I read a lot of productivity books and blogs looking for ways to make the most of my 24 hours. Most stories on productivity stress waking up early. So I did – and I was a major failure in that department – both in waking up early and finishing early.

2. Determine your “peak hours”

Energy management begins with looking for your most productive hours in a day. Getting attuned to your body clock won’t happen instantly but there’s a way around it.

Monitor your working habits for one week and list down the time when you managed to do the most work. Take note also of what you feel during those hours – do you feel energized or lethargic? Monitor this and you will find a pattern later on.

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My experiment with being a morning lark proved that ignoring my body clock and just doing it by disciplining myself to wake up before 8 a.m. will push me to be more productive. I thought that by writing blog posts and other reports in the morning that I would be finished by noon and use my lunch break for a quick gym session. That never happened. I was sleepy, distracted and couldn’t write jack before 10 a.m.

In fact that was one experiment that I shouldn’t have tried because I should know better. After all, I’ve been writing for a living for the last 15 years, and I have observed time and again that I write more –and better – in the afternoon and in evenings after supper. I’m a night owl. I might as well, accept it and work around it.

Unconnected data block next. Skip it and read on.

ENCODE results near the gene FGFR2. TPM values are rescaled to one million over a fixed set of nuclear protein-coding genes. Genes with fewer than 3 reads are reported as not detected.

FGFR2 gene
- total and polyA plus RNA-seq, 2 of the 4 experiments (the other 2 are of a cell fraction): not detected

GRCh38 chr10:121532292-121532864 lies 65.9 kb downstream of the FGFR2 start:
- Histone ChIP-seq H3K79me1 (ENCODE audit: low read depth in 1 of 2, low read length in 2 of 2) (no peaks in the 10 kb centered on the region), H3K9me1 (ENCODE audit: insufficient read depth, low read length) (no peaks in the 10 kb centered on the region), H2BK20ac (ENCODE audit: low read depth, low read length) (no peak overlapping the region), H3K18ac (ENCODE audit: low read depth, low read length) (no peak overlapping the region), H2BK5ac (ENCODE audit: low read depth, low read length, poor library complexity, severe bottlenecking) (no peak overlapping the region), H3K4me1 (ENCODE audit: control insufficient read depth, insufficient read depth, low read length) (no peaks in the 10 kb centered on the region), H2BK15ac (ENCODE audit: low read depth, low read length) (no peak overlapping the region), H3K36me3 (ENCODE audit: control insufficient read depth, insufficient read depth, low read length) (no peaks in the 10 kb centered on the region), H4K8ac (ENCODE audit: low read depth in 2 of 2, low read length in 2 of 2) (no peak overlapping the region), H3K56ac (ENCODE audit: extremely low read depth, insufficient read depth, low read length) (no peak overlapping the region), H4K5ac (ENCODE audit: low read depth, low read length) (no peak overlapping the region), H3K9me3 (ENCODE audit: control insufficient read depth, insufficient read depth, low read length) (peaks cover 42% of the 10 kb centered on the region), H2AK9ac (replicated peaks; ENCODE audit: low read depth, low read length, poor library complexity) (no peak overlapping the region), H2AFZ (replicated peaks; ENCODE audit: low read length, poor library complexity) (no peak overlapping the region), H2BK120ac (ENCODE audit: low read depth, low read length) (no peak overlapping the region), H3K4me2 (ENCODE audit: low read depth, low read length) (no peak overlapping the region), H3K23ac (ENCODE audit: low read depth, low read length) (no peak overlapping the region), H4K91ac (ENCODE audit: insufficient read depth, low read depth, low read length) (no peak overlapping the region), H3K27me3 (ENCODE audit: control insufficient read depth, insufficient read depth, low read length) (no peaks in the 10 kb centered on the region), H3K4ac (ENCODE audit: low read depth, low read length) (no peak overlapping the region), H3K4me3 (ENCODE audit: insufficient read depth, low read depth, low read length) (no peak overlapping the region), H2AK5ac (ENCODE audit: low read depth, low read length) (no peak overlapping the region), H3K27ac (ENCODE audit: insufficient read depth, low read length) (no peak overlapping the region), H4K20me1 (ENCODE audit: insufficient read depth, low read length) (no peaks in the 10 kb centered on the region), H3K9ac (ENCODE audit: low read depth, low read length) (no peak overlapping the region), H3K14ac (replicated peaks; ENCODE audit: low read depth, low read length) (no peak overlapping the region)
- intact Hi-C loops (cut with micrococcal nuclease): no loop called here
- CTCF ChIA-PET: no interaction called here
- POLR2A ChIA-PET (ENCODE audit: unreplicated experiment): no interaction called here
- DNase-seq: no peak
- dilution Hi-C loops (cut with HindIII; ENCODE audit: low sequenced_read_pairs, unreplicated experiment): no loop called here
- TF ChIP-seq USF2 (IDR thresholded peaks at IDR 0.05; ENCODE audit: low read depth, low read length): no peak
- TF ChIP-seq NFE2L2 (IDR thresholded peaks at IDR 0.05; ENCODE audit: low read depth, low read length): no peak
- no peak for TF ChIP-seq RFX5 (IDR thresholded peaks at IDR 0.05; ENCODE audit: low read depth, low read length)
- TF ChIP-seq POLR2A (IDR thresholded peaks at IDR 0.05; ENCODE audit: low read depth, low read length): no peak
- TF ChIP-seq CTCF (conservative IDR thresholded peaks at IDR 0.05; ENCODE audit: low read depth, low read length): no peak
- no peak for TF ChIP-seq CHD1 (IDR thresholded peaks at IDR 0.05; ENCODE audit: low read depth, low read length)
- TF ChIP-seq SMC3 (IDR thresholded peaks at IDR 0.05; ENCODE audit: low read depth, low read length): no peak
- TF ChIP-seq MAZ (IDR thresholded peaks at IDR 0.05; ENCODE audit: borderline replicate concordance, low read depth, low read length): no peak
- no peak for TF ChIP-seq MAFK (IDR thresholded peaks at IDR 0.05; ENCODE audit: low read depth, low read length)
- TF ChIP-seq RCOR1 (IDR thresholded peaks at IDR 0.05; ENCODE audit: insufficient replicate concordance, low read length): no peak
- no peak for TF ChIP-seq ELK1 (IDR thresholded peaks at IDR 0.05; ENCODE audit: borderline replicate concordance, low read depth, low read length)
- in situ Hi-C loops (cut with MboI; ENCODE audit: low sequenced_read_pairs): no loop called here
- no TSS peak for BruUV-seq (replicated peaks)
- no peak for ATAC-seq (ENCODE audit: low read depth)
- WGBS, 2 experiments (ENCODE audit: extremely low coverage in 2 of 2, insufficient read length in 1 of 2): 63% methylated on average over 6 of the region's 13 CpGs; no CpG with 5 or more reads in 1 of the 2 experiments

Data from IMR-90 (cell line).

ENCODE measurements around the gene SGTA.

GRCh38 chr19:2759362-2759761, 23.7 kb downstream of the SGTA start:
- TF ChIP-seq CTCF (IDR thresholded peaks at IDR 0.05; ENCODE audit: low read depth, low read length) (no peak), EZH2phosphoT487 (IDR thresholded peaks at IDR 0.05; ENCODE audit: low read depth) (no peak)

Just recently, I was so fired up by a certain idea that – even if I’m back home tired from work – I took out my netbook, wrote and published a 600-word blog post by 11 p.m. This is a bit extreme and one of my rare outbursts of energy, but it works for me.

3. Block those high-energy hours

Once you have a sense of that high-energy time, you can then mold your schedule so that your other less important tasks will be scheduled either before or after this designated productive time.

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Block them out in your calendar and use the high-energy hours for your high priority tasks – especially those that require more of your mental energy and focus. You also need to use these hours to any task that will bring you closer to you life’s goal.

If you are a morning person, you might want to schedule most business meetings before lunch time as it’s important to keep your mind sharp and focused. But nothing is set in stone. Sometimes you have to sacrifice those productive hours to attend to other personal stuff – like if you or your family members are sick or if you have to attend your son’s graduation.

That said, just remember to keep those productive times on your calendar. You may allow for some exemptions but stick to that schedule as much as possible.

There’s no right or wrong way of using this energy management technique because everything depends on your own personal circumstances. What you need to remember is that you have to accept what works for you – and not what other productivity gurus say you should do.

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Understanding your own body clock is the key to time management. Without it, you end up exhausted chasing a never-ending cycle of tasks and frustrations.

Featured photo credit: Collin Hardy via unsplash.com